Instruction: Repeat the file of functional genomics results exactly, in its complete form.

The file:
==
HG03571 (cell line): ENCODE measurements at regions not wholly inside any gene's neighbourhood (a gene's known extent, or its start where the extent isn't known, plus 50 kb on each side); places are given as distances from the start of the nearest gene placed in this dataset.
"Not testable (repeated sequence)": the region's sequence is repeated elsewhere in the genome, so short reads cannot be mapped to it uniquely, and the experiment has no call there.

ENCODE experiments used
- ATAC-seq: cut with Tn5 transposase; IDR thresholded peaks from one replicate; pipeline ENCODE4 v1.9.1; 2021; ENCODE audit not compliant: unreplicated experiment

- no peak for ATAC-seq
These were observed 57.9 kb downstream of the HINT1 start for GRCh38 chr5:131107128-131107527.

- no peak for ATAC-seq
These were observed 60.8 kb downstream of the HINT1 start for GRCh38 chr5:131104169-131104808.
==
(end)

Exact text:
HG03571 (cell line): ENCODE measurements at regions not wholly inside any gene's neighbourhood (a gene's known extent, or its start where the extent isn't known, plus 50 kb on each side); places are given as distances from the start of the nearest gene placed in this dataset.
"Not testable (repeated sequence)": the region's sequence is repeated elsewhere in the genome, so short reads cannot be mapped to it uniquely, and the experiment has no call there.

ENCODE experiments used
- ATAC-seq: cut with Tn5 transposase; IDR thresholded peaks from one replicate; pipeline ENCODE4 v1.9.1; 2021; ENCODE audit not compliant: unreplicated experiment

- no peak for ATAC-seq
These were observed 57.9 kb downstream of the HINT1 start for GRCh38 chr5:131107128-131107527.

- no peak for ATAC-seq
These were observed 60.8 kb downstream of the HINT1 start for GRCh38 chr5:131104169-131104808.